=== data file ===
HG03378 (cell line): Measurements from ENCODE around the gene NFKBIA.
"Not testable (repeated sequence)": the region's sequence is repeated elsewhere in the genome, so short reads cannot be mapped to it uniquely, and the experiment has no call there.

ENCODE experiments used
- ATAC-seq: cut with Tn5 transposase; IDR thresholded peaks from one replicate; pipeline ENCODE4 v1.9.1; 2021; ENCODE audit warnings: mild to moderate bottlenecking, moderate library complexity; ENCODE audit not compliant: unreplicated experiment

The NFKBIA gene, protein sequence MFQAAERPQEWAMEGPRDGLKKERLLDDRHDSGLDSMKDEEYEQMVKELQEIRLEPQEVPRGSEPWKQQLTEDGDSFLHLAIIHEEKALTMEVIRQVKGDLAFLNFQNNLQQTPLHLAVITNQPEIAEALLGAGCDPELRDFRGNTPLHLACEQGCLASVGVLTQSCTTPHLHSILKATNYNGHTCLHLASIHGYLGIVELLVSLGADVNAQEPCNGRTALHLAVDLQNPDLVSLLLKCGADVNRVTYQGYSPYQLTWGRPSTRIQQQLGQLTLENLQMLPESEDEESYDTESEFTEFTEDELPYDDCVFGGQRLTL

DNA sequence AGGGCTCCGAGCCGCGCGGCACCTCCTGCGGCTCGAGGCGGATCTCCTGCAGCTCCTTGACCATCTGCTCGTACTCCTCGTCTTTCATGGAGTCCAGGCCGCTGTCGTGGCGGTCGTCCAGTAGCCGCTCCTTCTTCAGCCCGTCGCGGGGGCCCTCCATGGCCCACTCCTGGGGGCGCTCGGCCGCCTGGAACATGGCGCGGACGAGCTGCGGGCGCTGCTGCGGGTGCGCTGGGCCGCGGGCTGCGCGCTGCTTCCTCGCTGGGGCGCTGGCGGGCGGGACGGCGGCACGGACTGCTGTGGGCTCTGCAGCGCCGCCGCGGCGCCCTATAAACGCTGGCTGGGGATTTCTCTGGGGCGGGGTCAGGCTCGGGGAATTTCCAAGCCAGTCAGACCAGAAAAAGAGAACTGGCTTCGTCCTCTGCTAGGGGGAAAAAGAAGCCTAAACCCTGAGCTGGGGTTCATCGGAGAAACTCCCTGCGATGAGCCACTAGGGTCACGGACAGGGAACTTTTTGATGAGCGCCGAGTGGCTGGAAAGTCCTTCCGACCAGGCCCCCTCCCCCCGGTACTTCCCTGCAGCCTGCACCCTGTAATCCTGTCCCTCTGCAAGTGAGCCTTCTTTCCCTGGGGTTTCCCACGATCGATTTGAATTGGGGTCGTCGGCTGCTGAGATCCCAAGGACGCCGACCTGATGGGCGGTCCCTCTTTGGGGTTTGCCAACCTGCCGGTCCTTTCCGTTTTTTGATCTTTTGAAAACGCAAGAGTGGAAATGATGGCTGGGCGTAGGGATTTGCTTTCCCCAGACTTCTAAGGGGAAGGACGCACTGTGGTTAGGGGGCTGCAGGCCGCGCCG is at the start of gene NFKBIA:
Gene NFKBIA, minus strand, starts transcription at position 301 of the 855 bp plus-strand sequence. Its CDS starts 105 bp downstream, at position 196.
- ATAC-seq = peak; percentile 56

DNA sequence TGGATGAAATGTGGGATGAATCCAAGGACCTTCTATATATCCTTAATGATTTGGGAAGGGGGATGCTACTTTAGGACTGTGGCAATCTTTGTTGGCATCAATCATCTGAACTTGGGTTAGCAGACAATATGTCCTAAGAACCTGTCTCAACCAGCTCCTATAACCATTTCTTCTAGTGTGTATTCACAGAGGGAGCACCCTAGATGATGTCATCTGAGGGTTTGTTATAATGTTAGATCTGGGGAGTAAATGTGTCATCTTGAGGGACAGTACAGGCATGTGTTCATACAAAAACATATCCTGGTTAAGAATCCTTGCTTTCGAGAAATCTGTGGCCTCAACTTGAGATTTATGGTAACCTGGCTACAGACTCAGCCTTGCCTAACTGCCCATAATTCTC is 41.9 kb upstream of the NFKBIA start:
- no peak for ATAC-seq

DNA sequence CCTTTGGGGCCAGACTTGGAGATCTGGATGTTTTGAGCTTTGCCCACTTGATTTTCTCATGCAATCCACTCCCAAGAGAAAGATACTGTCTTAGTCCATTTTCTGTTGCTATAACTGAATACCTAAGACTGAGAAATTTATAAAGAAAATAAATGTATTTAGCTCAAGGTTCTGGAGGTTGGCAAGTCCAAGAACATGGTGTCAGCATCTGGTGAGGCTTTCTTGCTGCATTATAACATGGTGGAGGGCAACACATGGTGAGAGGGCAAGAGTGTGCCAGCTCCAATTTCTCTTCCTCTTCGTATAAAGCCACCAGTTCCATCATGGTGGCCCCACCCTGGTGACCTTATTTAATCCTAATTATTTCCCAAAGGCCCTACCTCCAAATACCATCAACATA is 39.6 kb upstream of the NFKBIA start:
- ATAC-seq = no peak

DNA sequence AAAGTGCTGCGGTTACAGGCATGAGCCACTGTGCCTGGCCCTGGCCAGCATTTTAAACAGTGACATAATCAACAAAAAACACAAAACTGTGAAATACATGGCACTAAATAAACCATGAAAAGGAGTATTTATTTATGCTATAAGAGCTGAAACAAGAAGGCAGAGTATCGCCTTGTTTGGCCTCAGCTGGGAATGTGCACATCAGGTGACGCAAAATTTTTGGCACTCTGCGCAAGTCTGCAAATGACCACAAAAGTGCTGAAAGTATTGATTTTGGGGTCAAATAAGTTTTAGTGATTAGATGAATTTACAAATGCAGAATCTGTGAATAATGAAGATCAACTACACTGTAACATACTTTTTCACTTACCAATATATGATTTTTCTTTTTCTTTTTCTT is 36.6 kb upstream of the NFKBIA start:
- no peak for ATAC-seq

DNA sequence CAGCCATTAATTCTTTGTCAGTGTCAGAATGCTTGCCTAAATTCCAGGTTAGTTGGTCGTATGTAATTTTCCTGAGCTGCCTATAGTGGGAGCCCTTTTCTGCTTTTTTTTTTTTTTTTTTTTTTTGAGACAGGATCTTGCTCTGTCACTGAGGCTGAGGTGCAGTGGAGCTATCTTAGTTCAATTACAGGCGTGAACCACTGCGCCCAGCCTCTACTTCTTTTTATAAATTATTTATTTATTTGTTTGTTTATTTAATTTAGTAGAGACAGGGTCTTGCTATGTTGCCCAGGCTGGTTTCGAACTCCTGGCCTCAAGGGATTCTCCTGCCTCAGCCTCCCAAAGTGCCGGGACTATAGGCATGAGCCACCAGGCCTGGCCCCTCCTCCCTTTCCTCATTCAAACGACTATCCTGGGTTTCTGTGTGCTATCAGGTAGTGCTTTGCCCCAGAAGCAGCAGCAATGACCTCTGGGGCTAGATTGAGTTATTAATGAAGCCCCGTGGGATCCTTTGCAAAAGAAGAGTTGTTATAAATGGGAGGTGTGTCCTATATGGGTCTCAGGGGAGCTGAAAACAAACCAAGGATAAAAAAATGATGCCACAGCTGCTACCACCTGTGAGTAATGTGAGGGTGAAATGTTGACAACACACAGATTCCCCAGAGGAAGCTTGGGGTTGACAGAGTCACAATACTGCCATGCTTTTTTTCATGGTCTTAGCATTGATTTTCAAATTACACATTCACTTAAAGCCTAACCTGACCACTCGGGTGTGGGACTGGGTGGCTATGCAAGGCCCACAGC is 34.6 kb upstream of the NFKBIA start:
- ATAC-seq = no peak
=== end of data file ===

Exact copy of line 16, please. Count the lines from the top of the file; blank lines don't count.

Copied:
- ATAC-seq = no peak